Margaret Mead  

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Train wreck at Montparnasse (October 22, 1895) by Studio Lévy and Sons.
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Train wreck at Montparnasse (October 22, 1895) by Studio Lévy and Sons.

Margaret Mead (December 16, 1901, PhiladelphiaNovember 15, 1978, New York City) was an American cultural anthropologist who was frequently a featured writer and speaker in the mass media throughout the '60s and '70s as a populariser of the insights of anthropology into modern American and western life but also a respected, if controversial, academic anthropologist. Her reports (Coming of Age in Samoa, 1928) as to the purportedly healthy attitude towards sex in South Pacific and Southeast Asian traditional cultures amply informed the 1960s "sexual revolution" and it was only at the end of her life and career that her propositions were – albeit controversially – challenged by a maverick fellow anthropologist and literate members of societies she had long before studied and reported on. Mead was a champion of broadened sexual mores within a context of traditional western religious life.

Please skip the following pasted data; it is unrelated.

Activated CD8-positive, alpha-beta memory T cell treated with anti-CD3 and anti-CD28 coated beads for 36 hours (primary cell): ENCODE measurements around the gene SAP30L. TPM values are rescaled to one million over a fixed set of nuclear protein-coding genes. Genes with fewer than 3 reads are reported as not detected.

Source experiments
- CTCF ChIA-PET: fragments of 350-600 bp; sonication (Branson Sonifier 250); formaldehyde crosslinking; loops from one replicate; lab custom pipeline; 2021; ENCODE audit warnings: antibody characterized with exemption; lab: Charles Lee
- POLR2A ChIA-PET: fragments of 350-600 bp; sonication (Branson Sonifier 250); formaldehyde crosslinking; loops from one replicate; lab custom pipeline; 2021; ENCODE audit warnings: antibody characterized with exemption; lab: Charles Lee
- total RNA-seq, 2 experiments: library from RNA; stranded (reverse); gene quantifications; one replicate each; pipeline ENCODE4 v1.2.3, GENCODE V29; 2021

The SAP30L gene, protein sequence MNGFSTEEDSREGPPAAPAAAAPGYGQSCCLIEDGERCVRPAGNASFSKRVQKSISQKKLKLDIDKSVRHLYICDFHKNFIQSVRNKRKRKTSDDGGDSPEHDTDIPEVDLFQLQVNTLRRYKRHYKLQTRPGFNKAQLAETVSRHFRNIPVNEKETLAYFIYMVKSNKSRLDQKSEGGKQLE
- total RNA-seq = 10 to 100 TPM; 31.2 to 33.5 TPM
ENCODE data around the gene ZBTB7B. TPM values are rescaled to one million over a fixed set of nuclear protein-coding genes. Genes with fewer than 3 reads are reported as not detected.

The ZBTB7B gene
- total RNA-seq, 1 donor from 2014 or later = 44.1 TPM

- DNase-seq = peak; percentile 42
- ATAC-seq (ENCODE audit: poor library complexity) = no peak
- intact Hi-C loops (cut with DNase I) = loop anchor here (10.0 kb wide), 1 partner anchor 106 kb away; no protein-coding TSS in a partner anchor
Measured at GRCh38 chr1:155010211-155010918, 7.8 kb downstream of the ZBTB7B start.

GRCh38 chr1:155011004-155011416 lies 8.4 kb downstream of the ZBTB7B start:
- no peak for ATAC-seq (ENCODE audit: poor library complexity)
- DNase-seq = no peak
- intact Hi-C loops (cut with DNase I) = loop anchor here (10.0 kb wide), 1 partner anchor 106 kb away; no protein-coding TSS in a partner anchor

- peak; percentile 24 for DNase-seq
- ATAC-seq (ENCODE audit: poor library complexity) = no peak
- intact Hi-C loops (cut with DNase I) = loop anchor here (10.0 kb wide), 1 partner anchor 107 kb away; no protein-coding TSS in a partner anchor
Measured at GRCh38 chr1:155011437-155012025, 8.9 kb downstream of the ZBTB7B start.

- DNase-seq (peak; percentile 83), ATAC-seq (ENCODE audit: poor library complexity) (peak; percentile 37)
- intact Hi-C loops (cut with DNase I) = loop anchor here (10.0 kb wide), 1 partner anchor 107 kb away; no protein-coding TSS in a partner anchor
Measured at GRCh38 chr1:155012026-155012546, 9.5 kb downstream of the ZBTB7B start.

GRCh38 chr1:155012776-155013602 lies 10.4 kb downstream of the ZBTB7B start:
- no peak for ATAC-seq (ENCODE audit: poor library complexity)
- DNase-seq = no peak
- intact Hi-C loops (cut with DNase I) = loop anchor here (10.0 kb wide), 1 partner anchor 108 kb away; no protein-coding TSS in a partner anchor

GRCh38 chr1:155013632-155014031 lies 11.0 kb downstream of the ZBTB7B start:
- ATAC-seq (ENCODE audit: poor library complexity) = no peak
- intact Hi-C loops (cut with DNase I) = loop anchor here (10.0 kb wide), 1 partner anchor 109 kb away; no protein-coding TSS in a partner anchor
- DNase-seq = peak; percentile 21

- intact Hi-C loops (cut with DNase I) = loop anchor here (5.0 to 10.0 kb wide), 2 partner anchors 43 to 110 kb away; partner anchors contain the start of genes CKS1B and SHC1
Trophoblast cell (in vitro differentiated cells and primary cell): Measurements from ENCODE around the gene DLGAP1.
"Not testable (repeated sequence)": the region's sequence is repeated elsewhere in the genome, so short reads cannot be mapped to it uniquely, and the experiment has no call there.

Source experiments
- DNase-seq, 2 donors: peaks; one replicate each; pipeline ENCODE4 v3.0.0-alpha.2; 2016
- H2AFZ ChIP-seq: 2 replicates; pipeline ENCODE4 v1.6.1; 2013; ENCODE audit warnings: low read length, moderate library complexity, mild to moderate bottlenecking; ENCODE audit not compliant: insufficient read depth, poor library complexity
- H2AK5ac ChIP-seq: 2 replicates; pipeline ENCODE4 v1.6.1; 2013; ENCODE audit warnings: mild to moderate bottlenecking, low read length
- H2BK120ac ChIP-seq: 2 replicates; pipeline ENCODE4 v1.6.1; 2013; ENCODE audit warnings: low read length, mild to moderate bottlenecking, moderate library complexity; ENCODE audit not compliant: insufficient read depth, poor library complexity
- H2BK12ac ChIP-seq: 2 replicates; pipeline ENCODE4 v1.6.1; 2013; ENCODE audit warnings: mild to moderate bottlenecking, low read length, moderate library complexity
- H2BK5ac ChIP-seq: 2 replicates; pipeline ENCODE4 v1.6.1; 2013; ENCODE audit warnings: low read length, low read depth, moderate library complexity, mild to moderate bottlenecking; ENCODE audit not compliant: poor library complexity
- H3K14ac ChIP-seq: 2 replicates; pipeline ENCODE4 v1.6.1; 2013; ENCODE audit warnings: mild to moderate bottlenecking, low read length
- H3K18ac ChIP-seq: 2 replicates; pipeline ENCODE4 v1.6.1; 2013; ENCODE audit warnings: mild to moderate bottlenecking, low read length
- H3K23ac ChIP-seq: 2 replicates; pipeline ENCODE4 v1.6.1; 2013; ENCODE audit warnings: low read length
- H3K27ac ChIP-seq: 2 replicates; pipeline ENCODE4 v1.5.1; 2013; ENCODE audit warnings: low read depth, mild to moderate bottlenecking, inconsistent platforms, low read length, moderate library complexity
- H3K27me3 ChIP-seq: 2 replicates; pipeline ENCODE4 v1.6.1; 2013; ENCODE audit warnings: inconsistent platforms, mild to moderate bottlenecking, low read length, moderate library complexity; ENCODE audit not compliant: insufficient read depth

Perhaps unexpectedly, in view of her famously unconventional views as to the desirability of adjusting traditional family patterns to suit modern times, she remained to her life's end a conventional Anglican Christian and indeed took a considerable part in the drafting of the 1979 American Book of Common Prayer.



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